The last scene I would like to draw your attention to is Come Benedetto Dice alli Monaci Dove e Quando Avevano Mangiato Fuori dal Monastero (How Benedict Tells the Monks Where and When They Had Eaten Outside the Monastery), a fresco by Luca Signorelli. Once again, we stand before a scene that presents us with two facts: on the one hand, the human weakness of the monks who, despite their vows of obedience, cannot resist the temptation to eat a meal outside the monastery, and on the other, the benevolence of Benedict who, as can be seen in the top right corner of the scene, reprimands the two monks for their sin but, at the same time, forgives them. It also provides us with an accurate depiction of what a tavern of the time must have looked like, with women serving the meal and others busy with household chores.

The Monumental Library

After visiting the cycle of frescoes and before entering the interior of the church, the Monumentale Biblioteca (Monumental Library) can be reached by climbing the stairs in a recess behind the cloister. The entrance door at the top of the stairs, as well as the capitals surmounting the twelve pietra serena columns, were finely carved by Fra’ Giovanni da Verona, an Olivetan monk artist, one of the most skilled carvers of the Renaissance, who also created works in the abbey’s church. Other pieces by him can be found throughout Italy, such as in the church of Santa Maria in Organo in Verona. There is even a portrait of him by il Sodoma in the cloister cycle, in the scene Come Benedetto Appare a Due Monaci Lontani e Loro Disegna la Costruzione di uno Monastero (How Benedict Appears to Two Far Off Monks and Shows Them the Design for the Construction of the Monastery); here, the carver is depicted wearing his Olivetan habit and holding a work tool.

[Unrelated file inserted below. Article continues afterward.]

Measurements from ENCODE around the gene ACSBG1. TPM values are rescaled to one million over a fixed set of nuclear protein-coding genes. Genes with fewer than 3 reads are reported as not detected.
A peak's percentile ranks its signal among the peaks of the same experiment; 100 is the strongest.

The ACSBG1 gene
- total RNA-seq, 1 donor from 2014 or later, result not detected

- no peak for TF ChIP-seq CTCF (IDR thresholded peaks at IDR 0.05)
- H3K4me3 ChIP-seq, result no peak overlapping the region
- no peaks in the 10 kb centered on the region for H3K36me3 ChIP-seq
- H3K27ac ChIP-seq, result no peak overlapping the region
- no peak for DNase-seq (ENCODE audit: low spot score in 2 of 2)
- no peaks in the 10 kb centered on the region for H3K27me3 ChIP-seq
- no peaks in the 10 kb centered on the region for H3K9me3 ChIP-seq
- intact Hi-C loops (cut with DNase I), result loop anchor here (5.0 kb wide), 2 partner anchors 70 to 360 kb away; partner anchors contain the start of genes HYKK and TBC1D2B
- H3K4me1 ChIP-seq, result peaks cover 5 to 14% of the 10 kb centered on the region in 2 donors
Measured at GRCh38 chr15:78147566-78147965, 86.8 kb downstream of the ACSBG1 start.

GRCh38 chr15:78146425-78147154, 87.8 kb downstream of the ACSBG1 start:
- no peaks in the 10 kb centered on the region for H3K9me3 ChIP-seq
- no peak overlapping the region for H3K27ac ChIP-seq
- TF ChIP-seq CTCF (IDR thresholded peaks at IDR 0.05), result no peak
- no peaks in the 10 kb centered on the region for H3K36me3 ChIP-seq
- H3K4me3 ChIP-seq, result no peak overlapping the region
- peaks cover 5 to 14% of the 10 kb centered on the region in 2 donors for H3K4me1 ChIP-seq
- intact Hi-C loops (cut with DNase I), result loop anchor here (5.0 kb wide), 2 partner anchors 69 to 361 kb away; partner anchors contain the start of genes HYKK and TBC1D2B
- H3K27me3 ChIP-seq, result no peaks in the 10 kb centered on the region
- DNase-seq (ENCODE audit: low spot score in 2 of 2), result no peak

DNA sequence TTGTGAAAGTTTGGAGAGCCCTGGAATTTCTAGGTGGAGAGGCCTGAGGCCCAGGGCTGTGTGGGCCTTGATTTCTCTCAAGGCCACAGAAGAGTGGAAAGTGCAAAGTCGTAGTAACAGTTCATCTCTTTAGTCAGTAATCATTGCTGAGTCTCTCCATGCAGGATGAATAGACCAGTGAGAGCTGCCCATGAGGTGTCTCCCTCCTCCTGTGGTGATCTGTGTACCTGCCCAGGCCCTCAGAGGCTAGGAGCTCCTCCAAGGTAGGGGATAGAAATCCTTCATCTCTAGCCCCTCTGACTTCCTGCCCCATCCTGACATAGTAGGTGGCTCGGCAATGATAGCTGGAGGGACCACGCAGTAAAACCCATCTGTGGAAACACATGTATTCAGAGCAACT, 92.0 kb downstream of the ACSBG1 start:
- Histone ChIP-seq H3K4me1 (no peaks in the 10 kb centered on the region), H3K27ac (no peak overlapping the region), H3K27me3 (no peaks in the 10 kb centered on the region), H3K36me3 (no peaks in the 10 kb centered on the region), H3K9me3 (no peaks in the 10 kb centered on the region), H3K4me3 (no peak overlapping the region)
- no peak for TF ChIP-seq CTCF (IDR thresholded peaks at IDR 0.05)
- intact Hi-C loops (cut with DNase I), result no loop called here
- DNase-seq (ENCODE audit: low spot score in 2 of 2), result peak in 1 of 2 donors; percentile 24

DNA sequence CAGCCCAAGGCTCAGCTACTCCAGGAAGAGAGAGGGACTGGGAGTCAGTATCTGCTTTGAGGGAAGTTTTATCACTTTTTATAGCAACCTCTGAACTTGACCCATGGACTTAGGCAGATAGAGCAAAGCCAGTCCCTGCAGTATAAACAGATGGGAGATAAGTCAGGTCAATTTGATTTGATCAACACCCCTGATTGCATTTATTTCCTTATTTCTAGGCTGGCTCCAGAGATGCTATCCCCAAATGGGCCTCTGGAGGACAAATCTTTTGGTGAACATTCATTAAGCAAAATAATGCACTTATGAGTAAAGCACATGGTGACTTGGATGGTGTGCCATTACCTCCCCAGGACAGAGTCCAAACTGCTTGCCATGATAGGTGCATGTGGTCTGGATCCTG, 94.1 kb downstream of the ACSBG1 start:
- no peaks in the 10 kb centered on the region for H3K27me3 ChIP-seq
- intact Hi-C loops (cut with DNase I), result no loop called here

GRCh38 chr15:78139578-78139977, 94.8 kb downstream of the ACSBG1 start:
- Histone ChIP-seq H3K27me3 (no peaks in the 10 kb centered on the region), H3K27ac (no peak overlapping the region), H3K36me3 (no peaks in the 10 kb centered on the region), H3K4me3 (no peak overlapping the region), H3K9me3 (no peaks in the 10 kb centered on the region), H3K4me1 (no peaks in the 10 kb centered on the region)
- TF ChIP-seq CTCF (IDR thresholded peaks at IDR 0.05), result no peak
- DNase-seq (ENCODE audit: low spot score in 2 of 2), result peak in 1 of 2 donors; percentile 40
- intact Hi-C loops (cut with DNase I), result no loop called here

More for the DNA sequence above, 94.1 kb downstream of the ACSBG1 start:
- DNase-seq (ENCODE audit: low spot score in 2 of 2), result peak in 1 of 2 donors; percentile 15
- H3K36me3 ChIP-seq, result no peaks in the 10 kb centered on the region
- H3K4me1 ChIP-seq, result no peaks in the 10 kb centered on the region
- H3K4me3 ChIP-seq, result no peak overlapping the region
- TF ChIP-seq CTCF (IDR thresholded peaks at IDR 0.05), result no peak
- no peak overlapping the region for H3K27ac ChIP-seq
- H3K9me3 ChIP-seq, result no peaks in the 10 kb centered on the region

The Church

The last stop on our tour is the abbey church, a single nave Latin cross structure built in Romanesque-Gothic style between 1400 and 1417, later rebuilt in the 18th century, which houses several valuable works of art.

Among the various works to admire (insert a coin in the box to activate the lights) is the wooden choir, inlaid by the aforementioned Fra’ Giovanni da Verona.

The choir is comprised of 125 stalls, separated into two levels, whose panels are inlaid with a variety of designs, including landscapes and geometric figures, holy vessels and birds, instruments and musical scrolls, and views of hillside towns. The variety of colours and the sublime technique make this set of stalls seem more like a large painting than carved wood.

It appears that Fra’ Giovanni did not work on this admirable piece alone, but availed himself of the help of his brother Fra’ Raffaele da Brescia, who was also a carver and whose wooden lectern in this church bears the figure of a cat at its base, so realistic that visitors are tempted to touch it and stroke its seemingly soft fur.

In the chapel of the left transept is the wooden crucifix which, according to tradition, spoke to San Bernardo Tolomei.

This is the end of our visit to the Abbey of Monte Oliveto. Before leaving, I recommend making one last stop at the refectory, where the monks still meet for meals, and the winery, where you can purchase wines produced by the monks.

Text by Ambra Sargentoni (Ambra Tour Guide) Editorial coordination: Elisa Boniello and
Laura Modafferi
Photos: Archivio Comune di Siena, Leonardo Castelli, Graphics: Michela Bracciali